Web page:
I converted for a number of little tiny reasons, really. I abandoned Christianity for a few big ones, though. What it came down to was that I felt that the Christian community had become so fundamentalist and closed-minded that I could no longer agree with many of their teachings, and because of that disagreement, I could never fit in with that herd. When I started studying on my own, I was drawn toward the beginning of the Bible, because I realized that I didn't actually know that much about the Jewish origins. Most of it had been taught to me as a child, so I got a very cursory once-over of the major stories, and then the Old Testament was infrequently revisited only when necessary to prove a point. These points were almost always exclusionary or an attempt to prove that Jesus was the Messiah.
On my own, I learned that there was a lot of richness and wisdom that I'd never really known before. I also discovered that Jesus hadn't really fulfilled all the prophesies. With that, I was no longer afraid to abandon Christianity. As far as I'm concerned, the Messiah must fulfill all the prophesies. If a candidate does not, then he is no messiah. Maybe Jesus was the son of God and all that, and maybe he is going to come back. Maybe he'll be the Messiah then, when he finishes the job. I don't know. What I do believe is that the God of Judaism is similar to the God of Christianity. I think that sometimes Jesus gets in the way of God. I don't really know if I think of Jesus as a second god, a facet of God, or an idol. I haven't figured that out yet.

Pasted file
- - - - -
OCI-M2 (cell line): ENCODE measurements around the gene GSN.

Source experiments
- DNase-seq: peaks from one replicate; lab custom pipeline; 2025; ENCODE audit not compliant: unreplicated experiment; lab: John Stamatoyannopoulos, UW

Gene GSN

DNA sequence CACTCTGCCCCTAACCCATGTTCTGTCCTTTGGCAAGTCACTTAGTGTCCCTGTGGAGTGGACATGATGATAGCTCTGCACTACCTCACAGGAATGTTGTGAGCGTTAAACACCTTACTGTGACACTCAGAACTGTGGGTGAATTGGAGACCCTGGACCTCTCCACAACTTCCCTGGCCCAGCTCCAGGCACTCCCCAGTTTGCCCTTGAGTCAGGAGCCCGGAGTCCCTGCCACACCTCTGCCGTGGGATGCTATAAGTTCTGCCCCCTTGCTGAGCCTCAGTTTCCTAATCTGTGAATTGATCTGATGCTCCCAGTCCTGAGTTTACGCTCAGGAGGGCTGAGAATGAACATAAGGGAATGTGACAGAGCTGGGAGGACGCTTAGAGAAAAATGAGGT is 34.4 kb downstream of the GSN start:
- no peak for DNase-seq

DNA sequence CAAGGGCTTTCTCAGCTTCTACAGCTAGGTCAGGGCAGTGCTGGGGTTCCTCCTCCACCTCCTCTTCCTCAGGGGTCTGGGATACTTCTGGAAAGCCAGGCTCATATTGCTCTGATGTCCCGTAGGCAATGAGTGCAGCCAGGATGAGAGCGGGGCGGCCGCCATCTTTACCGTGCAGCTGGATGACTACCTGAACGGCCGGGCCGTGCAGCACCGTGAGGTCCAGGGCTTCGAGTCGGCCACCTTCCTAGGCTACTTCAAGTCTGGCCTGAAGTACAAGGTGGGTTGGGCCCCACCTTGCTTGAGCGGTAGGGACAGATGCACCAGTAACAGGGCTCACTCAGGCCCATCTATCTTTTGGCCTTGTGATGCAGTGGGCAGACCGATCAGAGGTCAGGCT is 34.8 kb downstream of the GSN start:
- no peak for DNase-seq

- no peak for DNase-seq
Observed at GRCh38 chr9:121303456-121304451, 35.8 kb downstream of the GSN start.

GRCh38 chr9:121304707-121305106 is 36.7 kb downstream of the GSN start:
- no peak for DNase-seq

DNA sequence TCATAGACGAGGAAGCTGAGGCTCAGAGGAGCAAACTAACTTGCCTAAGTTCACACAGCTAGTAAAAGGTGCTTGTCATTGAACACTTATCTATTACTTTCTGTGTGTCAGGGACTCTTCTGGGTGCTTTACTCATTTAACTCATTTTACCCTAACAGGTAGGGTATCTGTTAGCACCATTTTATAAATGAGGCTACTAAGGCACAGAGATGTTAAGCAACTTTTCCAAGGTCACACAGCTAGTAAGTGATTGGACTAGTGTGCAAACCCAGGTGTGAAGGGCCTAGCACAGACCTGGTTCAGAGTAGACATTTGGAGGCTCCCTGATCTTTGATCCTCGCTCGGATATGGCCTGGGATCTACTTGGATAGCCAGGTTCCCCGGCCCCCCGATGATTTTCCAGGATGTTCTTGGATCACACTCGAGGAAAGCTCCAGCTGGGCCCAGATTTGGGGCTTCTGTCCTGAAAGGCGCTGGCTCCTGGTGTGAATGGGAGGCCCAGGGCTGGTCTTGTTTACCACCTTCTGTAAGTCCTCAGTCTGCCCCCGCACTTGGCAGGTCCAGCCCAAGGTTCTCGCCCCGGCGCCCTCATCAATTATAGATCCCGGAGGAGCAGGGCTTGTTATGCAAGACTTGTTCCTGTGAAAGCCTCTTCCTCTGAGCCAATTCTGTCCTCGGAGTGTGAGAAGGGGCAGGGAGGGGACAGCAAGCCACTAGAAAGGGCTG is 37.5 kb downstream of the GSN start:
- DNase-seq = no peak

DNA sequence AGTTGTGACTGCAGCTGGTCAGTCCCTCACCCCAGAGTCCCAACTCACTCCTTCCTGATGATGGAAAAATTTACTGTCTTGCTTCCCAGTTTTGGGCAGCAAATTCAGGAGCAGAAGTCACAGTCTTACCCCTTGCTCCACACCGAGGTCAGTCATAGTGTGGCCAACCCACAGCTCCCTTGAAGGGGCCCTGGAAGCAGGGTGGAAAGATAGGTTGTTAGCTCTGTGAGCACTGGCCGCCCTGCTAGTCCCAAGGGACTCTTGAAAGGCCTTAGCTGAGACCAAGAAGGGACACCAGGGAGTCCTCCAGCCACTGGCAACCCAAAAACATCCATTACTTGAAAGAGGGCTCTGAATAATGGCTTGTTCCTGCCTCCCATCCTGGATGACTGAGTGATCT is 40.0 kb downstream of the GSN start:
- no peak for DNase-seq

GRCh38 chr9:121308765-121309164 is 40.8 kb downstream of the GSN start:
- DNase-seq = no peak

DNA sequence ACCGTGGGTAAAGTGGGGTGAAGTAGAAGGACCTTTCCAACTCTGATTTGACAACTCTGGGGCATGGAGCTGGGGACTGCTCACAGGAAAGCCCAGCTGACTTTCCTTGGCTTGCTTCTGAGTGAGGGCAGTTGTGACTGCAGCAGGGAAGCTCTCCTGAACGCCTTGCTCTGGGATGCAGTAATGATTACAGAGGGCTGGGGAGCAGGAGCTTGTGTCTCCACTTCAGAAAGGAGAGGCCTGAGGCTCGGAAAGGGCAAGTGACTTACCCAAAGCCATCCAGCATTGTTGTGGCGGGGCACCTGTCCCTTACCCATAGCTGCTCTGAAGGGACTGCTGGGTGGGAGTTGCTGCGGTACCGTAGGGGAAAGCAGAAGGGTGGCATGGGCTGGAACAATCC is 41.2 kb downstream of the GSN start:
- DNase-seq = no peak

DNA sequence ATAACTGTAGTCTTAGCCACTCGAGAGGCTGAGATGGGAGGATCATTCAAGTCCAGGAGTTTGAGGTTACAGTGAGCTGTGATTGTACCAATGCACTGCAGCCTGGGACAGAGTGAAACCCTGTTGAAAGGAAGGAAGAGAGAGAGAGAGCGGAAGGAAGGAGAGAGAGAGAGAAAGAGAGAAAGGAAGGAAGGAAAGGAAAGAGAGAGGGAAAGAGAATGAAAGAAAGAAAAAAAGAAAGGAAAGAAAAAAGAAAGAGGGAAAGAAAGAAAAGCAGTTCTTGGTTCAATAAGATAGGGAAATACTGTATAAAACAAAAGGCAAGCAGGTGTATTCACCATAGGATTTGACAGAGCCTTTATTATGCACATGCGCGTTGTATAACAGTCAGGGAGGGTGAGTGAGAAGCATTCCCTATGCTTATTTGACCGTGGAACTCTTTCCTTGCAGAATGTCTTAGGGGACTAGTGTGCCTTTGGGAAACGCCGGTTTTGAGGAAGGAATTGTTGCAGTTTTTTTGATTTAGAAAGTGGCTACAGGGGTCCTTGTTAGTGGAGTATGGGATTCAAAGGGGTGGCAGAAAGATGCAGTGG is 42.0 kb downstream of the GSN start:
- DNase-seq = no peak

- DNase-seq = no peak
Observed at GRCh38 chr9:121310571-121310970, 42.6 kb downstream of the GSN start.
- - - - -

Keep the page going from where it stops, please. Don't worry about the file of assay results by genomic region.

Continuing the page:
What I do know is that I started noticing more references to Judaism within things that I liked. I was interested in Biblical Archaeology, and the parts that I was really interested in were Hebrew Bible stories. My favorite TV show happened to have a Jewish host. A song that I liked was inspired by a Jewish story. Eventually, I contacted a Rabbi and started studying with him, because there was only so much that I could teach myself.